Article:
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Oystermen File Class Action Against BP

BELLE CHASSE, La. (CN) - Oystermen say in a class action that BP, the oil-spill defendants and Louisiana destroyed their oyster beds by diverting fresh water into the marshes during the oil spill, in an attempt to keep oil and other pollutants out.

"Since the oil spill began, unprecedented amounts of raw crude oil, natural gas, and other toxic pollutants have encroached on and contaminated the Gulf of Mexico and the ecologically sensitive shorelines, beaches, shores, marshes, harbors, estuaries, bayous, and bays," the class says in its complaint in Plaquemines Parish Court.

"In order to combat the spreading oil, millions of gallons of chemical dispersants were sprayed over the Gulf of Mexico and the coastal zones. ... (T)he environmental effects of using the chemical dispersants in great magnitude and at depths was never tested, nor were all the dangers known. ...

"By May 13, 2010, the State of Louisiana began a diversion strategy which consisted of diverting fresh water from the Mississippi River into nearby marshes and bays, i.e. the coastal zones, to stem the encroaching oil, natural gas, and chemical dispersants' attack on Louisiana's shoreline. That month, the State of Louisiana ordered that the Bonnet Carre Spillway be opened and allow the flow of fresh water into Lake Pontchartrain and Lake Borgne to combat oil, dispersants, and other pollutants that were being reported in Chandeleur Sound.

"The State of Louisiana also ordered the diversion canal gates opened at the Davis Pond Diversion in St. Charles Parish; the Caernarvon Diversion and Violet Siphon in St. Bernard Parish; and the Bayou Lamoque Diversion, West Port a la Hache Diversion, Naomi Siphon and Whites Ditch Siphon in Plaquemines Parish.

"The Caernarvon and Davis Pond diversions alone released more than 34,550 cubic feet of fresh water per second into the coastal bays and estuaries where hundreds of public oyster reefs and private oyster leases are located.

"The State of Louisiana's strategy to combat the amount of oil, dispersants, and other pollutants that entered the coastal zones where oysters grow resulted in the influx of freshwater which killed and/or damaged thousands of acres of private and public oyster beds because water salinity levels plummeted to levels that oysters cannot survive.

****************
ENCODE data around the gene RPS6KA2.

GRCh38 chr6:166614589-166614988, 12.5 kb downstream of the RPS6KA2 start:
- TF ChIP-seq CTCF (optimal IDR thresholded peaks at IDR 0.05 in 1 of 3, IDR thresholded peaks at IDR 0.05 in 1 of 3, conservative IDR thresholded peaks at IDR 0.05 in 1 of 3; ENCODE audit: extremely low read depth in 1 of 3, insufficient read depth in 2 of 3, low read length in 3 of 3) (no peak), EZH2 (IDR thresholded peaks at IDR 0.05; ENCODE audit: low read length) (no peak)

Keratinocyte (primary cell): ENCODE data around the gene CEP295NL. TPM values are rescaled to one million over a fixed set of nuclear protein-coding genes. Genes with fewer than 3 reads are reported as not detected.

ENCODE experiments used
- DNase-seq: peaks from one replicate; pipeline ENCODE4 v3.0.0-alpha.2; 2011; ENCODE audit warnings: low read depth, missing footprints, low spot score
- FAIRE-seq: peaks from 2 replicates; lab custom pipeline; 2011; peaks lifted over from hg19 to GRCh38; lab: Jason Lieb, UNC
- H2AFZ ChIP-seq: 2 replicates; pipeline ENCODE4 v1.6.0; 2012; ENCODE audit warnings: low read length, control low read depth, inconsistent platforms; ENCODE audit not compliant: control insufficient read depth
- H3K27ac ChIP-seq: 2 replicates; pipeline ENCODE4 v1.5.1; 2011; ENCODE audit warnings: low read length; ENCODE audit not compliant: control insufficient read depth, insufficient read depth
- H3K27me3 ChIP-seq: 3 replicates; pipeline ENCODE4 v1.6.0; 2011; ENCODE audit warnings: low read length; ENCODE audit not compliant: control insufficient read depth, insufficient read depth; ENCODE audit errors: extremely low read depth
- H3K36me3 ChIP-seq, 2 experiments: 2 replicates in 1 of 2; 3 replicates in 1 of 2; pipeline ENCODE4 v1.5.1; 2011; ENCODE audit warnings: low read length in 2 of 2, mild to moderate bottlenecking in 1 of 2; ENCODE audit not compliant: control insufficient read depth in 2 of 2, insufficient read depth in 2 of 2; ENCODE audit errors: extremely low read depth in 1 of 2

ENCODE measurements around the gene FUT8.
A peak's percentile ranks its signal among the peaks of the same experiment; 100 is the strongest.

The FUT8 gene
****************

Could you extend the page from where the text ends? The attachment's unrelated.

"In essence, the oysters were under attack from both sides with the oil, dispersants, and other pollutants coming from one side, and fresh water coming from the other.

"Recent tests in Barataria Bay and Breton Sound have found that roughly 40% - 70% of the oysters had died as a result of either oil, dispersants, or other contaminates and/or the diversion of fresh water.

"The damage caused to the oysters by the oil, natural gas, chemical dispersants, and fresh water has not ceased.

"According to environmental experts, the use of these chemical dispersants have only exacerbated the environmental effects of the oil spill by simply spreading the oil through the water column and sinking it to the sea floor, where it can continue to cause environmental damage to the coastal wetlands, estuaries, and marine ecosystems for years to come.

"Recent reports have indicated oil and chemical dispersants have continued to form into massive underwater plumes that will continue to threaten the Louisiana coastline, further damaging the coastal zones of Louisiana and destroying the habitats where fish, shellfish and crustaceans breed, spawn and mature."

The oysterers seek class damages, with interest, for negligence.

They are represented by Frank D'Amico Jr. of New Orleans.

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